Lydia Pogu, one of the 57 Chibok girls, who escaped Boko Haram attacks at the Government Girls Secondary School, Chibok, Borno State, in 2014, has just bagged a Master’s Degree in Human Services Administration from the Southeastern University, United States of America.
This is coming a year after she bagged a Bachelor’s degree in Legal Studies with Minors in Political Science from the same university.
Her cousin, Joy Bishara, had also bagged a bachelor’s degree in Sociology from SEU the same year.
In Pogu’s speech which she presented on behalf of the graduating class of 2022, she said she never thought she would have an opportunity to go back to school after the threats issued to her by members of the Boko Haram sect.
According to Pogu, it is still like a dream to her, holding her MSc certificate in her hands.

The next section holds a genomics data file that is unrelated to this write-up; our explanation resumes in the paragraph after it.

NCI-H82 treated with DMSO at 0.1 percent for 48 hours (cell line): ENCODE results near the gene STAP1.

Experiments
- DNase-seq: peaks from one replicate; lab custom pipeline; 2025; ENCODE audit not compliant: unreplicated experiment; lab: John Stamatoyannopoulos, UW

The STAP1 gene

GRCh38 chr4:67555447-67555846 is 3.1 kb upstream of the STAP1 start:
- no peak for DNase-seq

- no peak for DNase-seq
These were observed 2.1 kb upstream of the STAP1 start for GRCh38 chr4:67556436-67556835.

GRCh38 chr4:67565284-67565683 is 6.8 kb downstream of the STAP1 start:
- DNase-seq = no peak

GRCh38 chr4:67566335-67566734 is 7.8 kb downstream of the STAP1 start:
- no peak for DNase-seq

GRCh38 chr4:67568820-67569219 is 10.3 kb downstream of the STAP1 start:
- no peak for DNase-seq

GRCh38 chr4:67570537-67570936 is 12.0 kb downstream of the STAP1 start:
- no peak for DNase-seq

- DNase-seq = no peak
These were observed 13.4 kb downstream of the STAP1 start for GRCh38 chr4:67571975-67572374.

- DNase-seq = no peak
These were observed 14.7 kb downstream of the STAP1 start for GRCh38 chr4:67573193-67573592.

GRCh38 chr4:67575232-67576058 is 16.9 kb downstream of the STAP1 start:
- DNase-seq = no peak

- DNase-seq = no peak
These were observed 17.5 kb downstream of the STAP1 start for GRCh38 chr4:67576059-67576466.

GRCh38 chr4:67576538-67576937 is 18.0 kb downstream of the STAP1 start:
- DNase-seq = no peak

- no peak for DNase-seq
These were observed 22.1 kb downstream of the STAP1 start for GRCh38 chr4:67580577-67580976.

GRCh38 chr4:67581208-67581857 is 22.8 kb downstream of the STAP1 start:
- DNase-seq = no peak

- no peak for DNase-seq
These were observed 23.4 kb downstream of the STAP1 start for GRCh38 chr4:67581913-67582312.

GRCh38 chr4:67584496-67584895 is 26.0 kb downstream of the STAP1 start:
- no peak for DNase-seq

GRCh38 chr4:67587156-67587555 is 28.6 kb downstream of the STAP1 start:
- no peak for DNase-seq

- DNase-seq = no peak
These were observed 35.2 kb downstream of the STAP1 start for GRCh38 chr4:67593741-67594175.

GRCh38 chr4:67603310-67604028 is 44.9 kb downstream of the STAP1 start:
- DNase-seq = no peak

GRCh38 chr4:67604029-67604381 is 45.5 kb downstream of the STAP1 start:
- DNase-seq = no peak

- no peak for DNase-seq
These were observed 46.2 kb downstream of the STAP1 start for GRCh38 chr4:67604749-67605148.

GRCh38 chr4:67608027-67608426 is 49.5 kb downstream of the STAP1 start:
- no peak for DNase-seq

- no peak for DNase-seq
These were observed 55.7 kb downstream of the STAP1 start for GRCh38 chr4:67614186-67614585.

In a video posted on her Facebook page, Pogu said, “After the warning from Boko Haram that they didn’t want any girl to go to school because, according to them, it was ‘haram.’ I began to live in fear. I thought all my dreams had changed, but God had a different plan for me.
“Boko Haram told us that school is a taboo for women and warned us that if we go back to school, they will come for us. Because of what happened and what Boko Haram told us, I got so scared to go back to school again. I told my parents that I would rather stay with them at home and suffer than go back to school again. I thought all my dreams had changed, but God had a different plan for me.”
She recounted that while she was in the truck of the insurgents on the night of April 14, eight years ago, a voice told her to jump off the truck, and she did.
“In 2014, on the night of April 14, my fellow students and I were kidnapped in a Government School Called Government Girls’ Secondary School, Chibok, by an Islamic terrorist group called Boko Haram, which means “Education is a taboo.”